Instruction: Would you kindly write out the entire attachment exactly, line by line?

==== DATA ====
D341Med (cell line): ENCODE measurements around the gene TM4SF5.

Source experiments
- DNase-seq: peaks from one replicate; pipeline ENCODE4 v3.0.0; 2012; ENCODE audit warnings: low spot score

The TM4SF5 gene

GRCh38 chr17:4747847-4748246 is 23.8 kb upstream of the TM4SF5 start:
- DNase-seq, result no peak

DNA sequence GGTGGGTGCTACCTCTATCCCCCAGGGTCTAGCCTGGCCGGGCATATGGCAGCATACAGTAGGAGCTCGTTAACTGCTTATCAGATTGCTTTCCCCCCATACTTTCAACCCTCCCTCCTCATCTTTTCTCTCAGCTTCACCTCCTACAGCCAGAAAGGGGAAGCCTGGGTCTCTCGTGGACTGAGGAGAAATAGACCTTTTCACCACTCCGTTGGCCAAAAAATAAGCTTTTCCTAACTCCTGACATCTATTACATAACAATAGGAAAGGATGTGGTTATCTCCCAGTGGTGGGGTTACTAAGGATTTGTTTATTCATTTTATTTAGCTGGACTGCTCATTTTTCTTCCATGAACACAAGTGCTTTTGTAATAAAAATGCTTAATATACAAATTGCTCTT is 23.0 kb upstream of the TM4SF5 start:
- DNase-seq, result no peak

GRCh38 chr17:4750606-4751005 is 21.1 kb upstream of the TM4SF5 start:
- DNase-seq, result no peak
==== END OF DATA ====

D341Med (cell line): ENCODE measurements around the gene TM4SF5.

Source experiments
- DNase-seq: peaks from one replicate; pipeline ENCODE4 v3.0.0; 2012; ENCODE audit warnings: low spot score

The TM4SF5 gene

GRCh38 chr17:4747847-4748246 is 23.8 kb upstream of the TM4SF5 start:
- DNase-seq, result no peak

DNA sequence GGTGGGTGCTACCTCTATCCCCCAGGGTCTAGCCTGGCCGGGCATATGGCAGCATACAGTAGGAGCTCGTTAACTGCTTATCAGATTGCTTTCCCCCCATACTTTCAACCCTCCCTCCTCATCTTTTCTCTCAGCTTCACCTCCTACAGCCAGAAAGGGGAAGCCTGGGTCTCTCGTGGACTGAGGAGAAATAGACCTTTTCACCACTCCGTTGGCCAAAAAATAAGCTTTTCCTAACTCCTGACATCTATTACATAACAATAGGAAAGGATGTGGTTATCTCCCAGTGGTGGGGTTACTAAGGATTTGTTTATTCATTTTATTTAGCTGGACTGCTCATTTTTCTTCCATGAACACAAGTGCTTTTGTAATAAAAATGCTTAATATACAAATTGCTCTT is 23.0 kb upstream of the TM4SF5 start:
- DNase-seq, result no peak

GRCh38 chr17:4750606-4751005 is 21.1 kb upstream of the TM4SF5 start:
- DNase-seq, result no peak